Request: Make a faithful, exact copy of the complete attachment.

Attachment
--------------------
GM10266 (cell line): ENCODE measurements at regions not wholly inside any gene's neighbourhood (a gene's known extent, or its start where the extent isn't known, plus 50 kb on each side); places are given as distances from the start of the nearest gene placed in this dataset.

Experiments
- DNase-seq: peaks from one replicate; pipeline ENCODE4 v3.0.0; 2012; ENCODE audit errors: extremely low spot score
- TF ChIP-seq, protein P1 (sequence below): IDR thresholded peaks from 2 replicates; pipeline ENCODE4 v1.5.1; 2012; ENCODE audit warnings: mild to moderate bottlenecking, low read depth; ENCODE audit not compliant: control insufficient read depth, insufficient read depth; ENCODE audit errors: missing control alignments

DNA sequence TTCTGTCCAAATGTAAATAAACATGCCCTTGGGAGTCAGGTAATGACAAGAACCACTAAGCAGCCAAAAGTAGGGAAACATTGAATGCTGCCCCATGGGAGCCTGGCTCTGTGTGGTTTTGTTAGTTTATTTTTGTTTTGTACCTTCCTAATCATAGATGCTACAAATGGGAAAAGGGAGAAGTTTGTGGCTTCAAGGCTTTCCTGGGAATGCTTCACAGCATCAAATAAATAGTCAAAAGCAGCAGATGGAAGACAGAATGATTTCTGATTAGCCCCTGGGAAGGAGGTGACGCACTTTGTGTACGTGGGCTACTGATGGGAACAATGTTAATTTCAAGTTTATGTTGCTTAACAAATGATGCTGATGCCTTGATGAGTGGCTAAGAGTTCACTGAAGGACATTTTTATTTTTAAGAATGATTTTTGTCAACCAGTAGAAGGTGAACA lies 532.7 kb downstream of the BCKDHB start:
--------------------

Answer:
GM10266 (cell line): ENCODE measurements at regions not wholly inside any gene's neighbourhood (a gene's known extent, or its start where the extent isn't known, plus 50 kb on each side); places are given as distances from the start of the nearest gene placed in this dataset.

Experiments
- DNase-seq: peaks from one replicate; pipeline ENCODE4 v3.0.0; 2012; ENCODE audit errors: extremely low spot score
- TF ChIP-seq, protein P1 (sequence below): IDR thresholded peaks from 2 replicates; pipeline ENCODE4 v1.5.1; 2012; ENCODE audit warnings: mild to moderate bottlenecking, low read depth; ENCODE audit not compliant: control insufficient read depth, insufficient read depth; ENCODE audit errors: missing control alignments

DNA sequence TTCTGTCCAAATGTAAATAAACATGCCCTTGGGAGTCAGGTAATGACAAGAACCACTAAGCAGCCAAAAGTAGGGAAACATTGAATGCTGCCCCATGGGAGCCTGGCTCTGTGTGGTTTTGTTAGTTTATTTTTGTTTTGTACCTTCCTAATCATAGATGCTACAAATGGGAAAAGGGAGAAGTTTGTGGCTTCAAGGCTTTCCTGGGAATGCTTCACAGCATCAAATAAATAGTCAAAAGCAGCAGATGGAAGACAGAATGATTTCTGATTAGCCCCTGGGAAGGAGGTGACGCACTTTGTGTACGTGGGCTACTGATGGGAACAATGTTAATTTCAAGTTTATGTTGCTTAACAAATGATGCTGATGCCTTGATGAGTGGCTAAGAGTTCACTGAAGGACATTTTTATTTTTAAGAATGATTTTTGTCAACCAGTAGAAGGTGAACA lies 532.7 kb downstream of the BCKDHB start: